Lay your sleeping head, my love,
Human on my faithless arm;
Time and fevers burn away
Individual beauty from
Thoughtful children, and the grave
Proves the child ephemeral:
But in my arms till break of day
Let the living creature lie,
Mortal, guilty, but to me
The entirely beautiful.
– W.H. Auden, “Lullaby”
I don’t particularly love this poem, but this stanza, especially the first two lines tend to drift into my head now and then. They have a tenderness that is unique to Auden. “Time and fevers burn away/individual beauty from/Thoughtful children, and the grave/Proves the child ephemeral” makes me think of Becket’s “They give birth astride of a grave, the light gleams an instant, then it’s night once more,” as does this quote from Macbeth:
Life’s but a walking shadow, a poor player,
That struts and frets his hour upon the stage,
And then is heard no more. It is a tale
Told by an idiot, full of sound and fury,
– William Shakespeare, Macbeth
I don’t really agree with this, but the language and imagery is stunning. The last three lines remind me of a few lines of a Russian bard song, called “зеленое небо,” (“Green Sky”). The chorus is, loosely translated,
Green sky, red clouds
For the fool had no more paints.
You’ll just have to trust me that it sounds poetic in Russian. Unlike the line from Macbeth this is life-affirming, but the imagery is… complimentary? A subject rhyme? Almost?
I feel like I should explain bard music. It was movement that took off in the 60s (I think) in Russia and was banned by the government which, of course, made it wildly popular amongst intellectuals. The concept is basically poetry put to music. It was a very grassroots movement, with people gathering in huge groups to play music. It was therefore very simple, usually just voice and guitar; the music is secondary to the poetry, and the singers do not necessary have great voices. The folk music movements of the 60s and 70s in the States were probably closest to it in spirit, but Leonard Cohen’s music is closest to the style. It’s a pretty cool movement, and some great music and poetry came out of it, but unfortunately its reliance on poetry means it’s completely inaccessible for a non-Russian-speaking audience.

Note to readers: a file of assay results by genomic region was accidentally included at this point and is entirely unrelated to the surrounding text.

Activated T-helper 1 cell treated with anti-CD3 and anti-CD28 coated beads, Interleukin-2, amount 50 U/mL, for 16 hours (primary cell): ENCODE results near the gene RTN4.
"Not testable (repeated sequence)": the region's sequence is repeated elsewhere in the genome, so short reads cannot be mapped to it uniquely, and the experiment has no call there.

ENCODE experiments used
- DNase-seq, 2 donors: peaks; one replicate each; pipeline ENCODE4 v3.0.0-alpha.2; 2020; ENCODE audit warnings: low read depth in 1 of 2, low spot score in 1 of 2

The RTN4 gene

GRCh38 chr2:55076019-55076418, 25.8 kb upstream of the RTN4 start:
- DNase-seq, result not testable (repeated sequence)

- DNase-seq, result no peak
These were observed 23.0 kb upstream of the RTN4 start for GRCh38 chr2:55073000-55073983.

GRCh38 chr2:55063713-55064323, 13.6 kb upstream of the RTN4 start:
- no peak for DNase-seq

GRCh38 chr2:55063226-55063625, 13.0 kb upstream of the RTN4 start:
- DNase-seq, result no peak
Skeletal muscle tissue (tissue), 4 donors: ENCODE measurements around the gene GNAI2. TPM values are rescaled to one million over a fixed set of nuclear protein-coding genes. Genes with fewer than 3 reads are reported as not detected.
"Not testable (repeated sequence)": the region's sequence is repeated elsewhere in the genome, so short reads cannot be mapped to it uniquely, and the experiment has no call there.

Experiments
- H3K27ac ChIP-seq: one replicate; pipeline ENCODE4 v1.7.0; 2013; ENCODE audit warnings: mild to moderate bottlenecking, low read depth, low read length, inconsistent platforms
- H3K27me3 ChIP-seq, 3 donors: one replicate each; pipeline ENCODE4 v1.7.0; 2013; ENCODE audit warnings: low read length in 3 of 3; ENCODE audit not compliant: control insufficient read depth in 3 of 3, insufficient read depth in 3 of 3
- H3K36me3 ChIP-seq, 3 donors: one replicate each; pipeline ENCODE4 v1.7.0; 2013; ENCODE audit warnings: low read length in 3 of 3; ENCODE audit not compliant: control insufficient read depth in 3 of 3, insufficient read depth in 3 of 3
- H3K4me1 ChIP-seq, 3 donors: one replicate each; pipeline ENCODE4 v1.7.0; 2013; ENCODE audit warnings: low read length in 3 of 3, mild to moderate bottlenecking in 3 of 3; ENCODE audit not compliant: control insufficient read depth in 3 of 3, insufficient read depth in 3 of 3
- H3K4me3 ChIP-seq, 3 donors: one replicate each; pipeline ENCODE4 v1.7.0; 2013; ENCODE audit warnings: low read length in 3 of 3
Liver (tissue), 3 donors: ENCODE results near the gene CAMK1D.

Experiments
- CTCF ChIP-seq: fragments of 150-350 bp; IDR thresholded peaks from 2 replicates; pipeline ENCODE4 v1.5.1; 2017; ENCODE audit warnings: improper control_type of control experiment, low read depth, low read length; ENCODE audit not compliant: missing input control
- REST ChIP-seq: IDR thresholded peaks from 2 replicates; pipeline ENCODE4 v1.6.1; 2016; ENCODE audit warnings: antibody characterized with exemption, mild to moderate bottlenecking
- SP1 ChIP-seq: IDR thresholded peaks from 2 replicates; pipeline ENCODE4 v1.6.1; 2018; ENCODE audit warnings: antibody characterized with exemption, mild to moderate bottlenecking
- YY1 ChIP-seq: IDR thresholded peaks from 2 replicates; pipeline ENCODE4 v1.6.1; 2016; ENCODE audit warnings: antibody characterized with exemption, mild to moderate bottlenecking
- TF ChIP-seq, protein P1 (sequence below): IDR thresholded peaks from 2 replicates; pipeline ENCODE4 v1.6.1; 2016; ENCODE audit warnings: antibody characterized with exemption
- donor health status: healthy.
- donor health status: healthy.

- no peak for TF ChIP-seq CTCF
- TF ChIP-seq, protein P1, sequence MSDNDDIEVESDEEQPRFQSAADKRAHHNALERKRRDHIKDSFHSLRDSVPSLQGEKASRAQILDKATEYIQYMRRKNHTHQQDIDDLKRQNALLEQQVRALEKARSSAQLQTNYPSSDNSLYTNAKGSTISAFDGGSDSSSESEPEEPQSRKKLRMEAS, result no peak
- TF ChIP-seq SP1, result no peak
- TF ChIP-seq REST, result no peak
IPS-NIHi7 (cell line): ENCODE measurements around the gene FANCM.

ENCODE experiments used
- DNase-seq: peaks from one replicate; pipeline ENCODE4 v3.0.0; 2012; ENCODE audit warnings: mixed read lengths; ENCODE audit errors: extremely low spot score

Putting poetry to music is, of course, something Auden did quite often which, along with his enexhaustable and subtle sense of humour, is what gives his poems such a jazzy feel:
As I walked out one evening,
Walking down Bristol Street,
The crowds upon the pavement
Were fields of harvest wheat.
And down by the brimming river
I heard a lover sing
Under an arch of the railway:
‘Love has no ending.
‘I’ll love you, dear, I’ll love you
Till China and Africa meet,
And the river jumps over the mountain
And the salmon sing in the street,
‘I’ll love you till the ocean
Is folded and hung up to dry
And the seven stars go squawking
Like geese about the sky.
‘The years shall run like rabbits,
For in my arms I hold
The Flower of the Ages,
And the first love of the world.’
But all the clocks in the city
Began to whirr and chime:
‘O let not Time deceive you,
You cannot conquer Time.
‘In the burrows of the Nightmare
Where Justice naked is,
Time watches from the shadow
And coughs when you would kiss…
– W.H. Auden, “As I Walked Out One Evening”
The poem goes on, and you can read the whole thing here. Unfortunately, most of Auden’s poetry is heavily copyrighted, and you can only find a few of his poems online. Along with the two I’ve posted here, I strongly recommend Musee des Beaux Arts, based on the paintings of Pieter Bruegel (the elder), especially his Fall of Icarus (above).